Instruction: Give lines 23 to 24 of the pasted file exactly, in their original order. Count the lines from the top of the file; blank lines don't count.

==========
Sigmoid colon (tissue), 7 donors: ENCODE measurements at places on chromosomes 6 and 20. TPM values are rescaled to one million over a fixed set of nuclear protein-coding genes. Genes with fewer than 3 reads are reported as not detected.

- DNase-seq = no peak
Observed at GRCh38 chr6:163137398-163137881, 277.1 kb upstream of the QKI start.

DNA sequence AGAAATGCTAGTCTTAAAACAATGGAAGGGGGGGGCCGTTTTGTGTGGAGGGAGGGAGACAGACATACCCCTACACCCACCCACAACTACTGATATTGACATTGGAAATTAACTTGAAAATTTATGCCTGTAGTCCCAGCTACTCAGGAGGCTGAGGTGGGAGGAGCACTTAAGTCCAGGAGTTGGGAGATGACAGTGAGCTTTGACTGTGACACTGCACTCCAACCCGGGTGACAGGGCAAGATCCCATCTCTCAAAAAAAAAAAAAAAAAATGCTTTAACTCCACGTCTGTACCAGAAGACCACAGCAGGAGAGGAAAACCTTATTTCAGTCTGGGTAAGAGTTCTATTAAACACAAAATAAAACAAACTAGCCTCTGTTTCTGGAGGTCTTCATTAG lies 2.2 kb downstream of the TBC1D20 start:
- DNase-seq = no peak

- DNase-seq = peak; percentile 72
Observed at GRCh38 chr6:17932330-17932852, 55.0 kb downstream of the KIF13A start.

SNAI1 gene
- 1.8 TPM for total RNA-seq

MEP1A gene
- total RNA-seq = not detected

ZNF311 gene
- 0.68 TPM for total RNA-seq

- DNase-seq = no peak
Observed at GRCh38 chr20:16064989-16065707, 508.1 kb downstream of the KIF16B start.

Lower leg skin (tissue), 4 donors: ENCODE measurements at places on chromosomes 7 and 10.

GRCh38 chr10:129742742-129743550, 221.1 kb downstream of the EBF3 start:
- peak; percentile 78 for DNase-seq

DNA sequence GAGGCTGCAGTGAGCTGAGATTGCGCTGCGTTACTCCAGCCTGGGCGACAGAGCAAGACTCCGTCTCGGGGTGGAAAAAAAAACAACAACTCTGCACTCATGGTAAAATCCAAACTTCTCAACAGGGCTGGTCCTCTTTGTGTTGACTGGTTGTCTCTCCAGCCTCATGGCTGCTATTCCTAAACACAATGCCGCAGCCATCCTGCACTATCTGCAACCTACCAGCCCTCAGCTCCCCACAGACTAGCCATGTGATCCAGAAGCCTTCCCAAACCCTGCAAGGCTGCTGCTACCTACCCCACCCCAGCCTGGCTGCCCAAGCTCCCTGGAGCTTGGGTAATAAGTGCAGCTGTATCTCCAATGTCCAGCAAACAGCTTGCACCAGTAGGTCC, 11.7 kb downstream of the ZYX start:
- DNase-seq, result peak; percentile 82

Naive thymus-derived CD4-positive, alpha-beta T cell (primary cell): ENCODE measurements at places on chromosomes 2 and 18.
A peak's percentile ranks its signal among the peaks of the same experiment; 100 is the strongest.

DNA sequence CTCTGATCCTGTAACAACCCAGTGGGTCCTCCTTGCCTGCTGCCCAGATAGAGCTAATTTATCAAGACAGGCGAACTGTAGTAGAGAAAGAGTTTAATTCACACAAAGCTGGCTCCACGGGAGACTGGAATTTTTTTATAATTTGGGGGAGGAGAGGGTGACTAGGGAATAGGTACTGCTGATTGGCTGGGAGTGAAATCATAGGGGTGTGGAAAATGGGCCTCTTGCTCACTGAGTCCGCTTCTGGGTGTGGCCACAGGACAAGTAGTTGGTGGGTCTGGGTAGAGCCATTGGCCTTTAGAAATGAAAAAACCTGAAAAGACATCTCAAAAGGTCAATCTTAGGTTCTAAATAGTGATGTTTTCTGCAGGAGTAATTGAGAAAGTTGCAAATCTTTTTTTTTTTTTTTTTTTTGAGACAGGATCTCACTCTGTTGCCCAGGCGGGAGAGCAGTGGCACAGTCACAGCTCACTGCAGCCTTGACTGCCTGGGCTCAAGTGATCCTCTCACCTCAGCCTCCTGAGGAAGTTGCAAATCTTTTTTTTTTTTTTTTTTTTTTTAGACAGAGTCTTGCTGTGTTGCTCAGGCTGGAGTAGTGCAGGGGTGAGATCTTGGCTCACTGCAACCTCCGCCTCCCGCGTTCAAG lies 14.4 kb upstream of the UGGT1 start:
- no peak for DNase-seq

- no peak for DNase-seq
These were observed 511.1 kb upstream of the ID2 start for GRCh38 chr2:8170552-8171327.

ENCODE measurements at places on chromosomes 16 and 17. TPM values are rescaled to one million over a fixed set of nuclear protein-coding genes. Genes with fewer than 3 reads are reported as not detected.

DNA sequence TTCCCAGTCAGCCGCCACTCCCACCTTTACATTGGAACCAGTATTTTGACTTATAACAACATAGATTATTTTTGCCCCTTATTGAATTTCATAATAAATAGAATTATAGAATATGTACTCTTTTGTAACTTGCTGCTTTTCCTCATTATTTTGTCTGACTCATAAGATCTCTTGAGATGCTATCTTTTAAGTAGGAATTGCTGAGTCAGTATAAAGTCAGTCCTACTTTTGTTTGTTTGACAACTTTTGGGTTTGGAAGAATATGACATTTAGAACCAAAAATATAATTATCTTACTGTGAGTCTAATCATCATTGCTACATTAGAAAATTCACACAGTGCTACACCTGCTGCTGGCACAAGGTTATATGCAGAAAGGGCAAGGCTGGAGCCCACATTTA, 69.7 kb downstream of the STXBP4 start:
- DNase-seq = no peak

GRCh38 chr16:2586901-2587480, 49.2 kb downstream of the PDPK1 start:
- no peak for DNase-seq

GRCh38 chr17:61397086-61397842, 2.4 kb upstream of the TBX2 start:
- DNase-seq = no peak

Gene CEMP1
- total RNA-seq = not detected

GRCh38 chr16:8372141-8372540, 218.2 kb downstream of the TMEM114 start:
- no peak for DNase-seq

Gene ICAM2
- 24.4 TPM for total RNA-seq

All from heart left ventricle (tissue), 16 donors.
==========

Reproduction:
DNA sequence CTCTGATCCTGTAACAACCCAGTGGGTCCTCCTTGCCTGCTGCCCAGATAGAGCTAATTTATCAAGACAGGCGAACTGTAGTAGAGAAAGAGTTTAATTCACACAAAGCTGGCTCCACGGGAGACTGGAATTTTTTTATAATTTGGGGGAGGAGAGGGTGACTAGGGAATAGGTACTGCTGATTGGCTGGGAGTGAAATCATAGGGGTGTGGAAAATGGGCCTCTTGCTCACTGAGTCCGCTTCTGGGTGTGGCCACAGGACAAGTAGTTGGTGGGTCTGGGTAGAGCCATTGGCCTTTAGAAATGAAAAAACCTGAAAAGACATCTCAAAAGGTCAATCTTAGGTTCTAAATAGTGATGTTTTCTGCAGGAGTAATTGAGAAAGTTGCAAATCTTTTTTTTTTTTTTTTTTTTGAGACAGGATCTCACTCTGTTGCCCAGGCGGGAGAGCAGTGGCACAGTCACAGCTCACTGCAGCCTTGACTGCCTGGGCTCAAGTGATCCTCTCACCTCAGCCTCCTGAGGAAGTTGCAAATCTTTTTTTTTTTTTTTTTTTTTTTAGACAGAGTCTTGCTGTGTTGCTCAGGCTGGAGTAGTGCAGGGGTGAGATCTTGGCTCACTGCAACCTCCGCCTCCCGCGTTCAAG lies 14.4 kb upstream of the UGGT1 start:
- no peak for DNase-seq